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I have recently been experimenting with power down options on my HD and have tried various options. I've put the HD to spin down after 3 minutes to prolong it's life and also reduce noise. However I am wondering now if that means that excessive spinning up and down could do more damage than leaving it to run all the time.


I have a 40Gb Maxtor 7200rpm ATA 100 HD.


Thanks for any help.


Martin


(p.s. Anyone know why some people recommened that power saving be completly turned off?)
 

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That's a good question. My guess is that it would. Maybe you want to set it to spin down after 30 mins or longer of nonuse? I have mine set for an hour.


A corollary question on this topic is "how do you get your case fans to shut off when you go into standby?" Do you need a particular kind of power supply or fan?


Kirby
 

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I am one of those supporters for turning off all forms of Power Conservation. The reasons are simple:


1) Excessive damage due to going into powersaving/out of powersaving quite often compared to that of running at a normal set pattern.


2) If your actual concern is about power usage, try unplugging your VCR,DVD, etc when not in use. These actually use far more electricity when off, then most pc's when on (The actual figure some scientists derived was based on actual time of pc use being 2-3 hours a day or something like that)


If you think about it. The most damaging time for your harddrive is onboot and when turned off. Also, damage may occur during cycle speed changes, excessive use, etc.. So, all in all... Your best bet is to leave your pc on most of the time, and no power saving features. Just letting the harddrive maintain a certain harmony.


Overall, I recommend turning off your pc when you do not intend to use it within 3 hours.
 

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Quote:
Originally posted by bschuler
These actually use far more electricity when off, then most pc's when on (The actual figure some scientists derived was based on actual time of pc use being 2-3 hours a day or something like that)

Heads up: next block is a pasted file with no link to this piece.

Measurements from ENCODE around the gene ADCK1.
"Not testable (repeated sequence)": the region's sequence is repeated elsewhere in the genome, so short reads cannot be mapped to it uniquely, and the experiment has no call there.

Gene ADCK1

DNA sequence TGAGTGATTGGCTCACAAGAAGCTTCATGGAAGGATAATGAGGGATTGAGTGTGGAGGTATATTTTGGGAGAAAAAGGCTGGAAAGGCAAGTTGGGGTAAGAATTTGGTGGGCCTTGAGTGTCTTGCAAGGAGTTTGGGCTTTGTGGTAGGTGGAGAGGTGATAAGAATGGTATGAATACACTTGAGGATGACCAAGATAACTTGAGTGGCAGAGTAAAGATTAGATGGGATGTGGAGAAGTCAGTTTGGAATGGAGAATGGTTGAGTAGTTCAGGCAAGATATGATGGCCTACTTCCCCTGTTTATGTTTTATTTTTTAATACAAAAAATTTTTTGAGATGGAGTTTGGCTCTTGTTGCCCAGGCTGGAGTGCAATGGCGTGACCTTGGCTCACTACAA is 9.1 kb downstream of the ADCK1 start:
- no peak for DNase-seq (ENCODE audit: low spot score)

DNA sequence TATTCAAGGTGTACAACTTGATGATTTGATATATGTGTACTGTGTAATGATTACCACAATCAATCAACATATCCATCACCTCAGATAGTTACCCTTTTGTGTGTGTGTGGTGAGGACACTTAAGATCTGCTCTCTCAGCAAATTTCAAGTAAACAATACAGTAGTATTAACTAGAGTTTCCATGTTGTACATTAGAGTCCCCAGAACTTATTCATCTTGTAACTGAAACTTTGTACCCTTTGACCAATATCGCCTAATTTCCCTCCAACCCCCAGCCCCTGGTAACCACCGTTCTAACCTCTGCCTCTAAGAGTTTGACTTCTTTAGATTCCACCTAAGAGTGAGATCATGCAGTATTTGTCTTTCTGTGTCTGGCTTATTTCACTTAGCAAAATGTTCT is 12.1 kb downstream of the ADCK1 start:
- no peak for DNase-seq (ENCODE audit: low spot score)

How come the scientist didn't talk to ME?? 2-3 hours a day. No way that is too little for me. :D My puter is on about 8 hours a day if not longer. Sometime leave it on 24/7 for a week at a time depending on what I am doing. hehe :)
 

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I agree with disabling alomost all power saving features. (even though I'm in CA)


as far as keeping it on most of the time. CPUs get very hot these days, as well as many of the other components in your computer. They were designed for high operating temps, but probably not designed to be turned off every couple of hours. HOT cold HOT cold.


Of course if you are going to run your system alot you need to make sure you have adequate cooling and your case temps aren't too high.


The HD power down thing could be very bad if you are playing back a DVD and perhaps your HD isn't used for a half hour. And then what?


Using standby and suspend and all these ususally only add to problems.


Just my opinion.
 

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How often have you seen a lightbulb fail when it's on? How often have you seen one fail when you switch it on/off? Equipment is much more likely to fail in a power up/down cycle than in 'normal' running.
 

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Hmm...Interesting discussion.


One thing that we should remember is that fans contain bearings that will eventually fail, and the failure mode of bearings AFAIK is nearly always due to the total number fo revolutions. I just had to replace a celeron CPU fan because of failure after 20 months of 24/7. The bearing hadn't completely shot, but wear was causing the fan to run non-true and that was causing enough friction to slow the fan down to the point where the CPU protection was kicking in.

Obviously you can't turn your HSF fan off whilst keeping your PC on, but I think that it is a good idea to set your bios to catch abnormally high CPU temps and initiate a shutdown, and also to check your fans periodically...


Another thing - hard drives are based on magnetic media. There are 3 ways to destroy magnetism - heat, vibration and alternating electromagnetic fields. IMHO, this is a good enough reason to spin the drive down after 1/2 hour of inactivity so that heat doesn't build up. It probably doesn't matter so much if you never run your PC for more than a couple of hours, but if it's 24/7...


I suppose my third point would be that most of the components in a PC become obsolete before they die - the notable exceptions are probably the 2 I mentioned above, so from that perspective, using power-saving features is probably a good idea.


I generally go for fairly long timeouts though - 30 minutes or more seems to avoid excessive cycling. Remember that the origins of these features was to save energy when monitors were left on overnight and to help prolong the lifespan of monitors, not to save small amounts of energy every time you stepped away for 5 minutes.
 
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